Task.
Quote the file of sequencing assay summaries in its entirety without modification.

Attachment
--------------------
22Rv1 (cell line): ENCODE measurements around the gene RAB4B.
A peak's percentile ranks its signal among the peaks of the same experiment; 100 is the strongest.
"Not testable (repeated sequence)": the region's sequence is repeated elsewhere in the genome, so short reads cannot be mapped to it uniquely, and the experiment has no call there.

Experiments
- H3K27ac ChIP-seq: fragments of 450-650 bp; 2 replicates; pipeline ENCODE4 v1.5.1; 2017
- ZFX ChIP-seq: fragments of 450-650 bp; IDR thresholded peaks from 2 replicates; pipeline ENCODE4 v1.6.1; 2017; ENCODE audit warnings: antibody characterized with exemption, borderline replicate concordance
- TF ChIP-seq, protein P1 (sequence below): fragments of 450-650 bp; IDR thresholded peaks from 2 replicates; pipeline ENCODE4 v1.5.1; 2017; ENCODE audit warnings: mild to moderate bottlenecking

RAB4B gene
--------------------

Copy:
22Rv1 (cell line): ENCODE measurements around the gene RAB4B.
A peak's percentile ranks its signal among the peaks of the same experiment; 100 is the strongest.
"Not testable (repeated sequence)": the region's sequence is repeated elsewhere in the genome, so short reads cannot be mapped to it uniquely, and the experiment has no call there.

Experiments
- H3K27ac ChIP-seq: fragments of 450-650 bp; 2 replicates; pipeline ENCODE4 v1.5.1; 2017
- ZFX ChIP-seq: fragments of 450-650 bp; IDR thresholded peaks from 2 replicates; pipeline ENCODE4 v1.6.1; 2017; ENCODE audit warnings: antibody characterized with exemption, borderline replicate concordance
- TF ChIP-seq, protein P1 (sequence below): fragments of 450-650 bp; IDR thresholded peaks from 2 replicates; pipeline ENCODE4 v1.5.1; 2017; ENCODE audit warnings: mild to moderate bottlenecking

RAB4B gene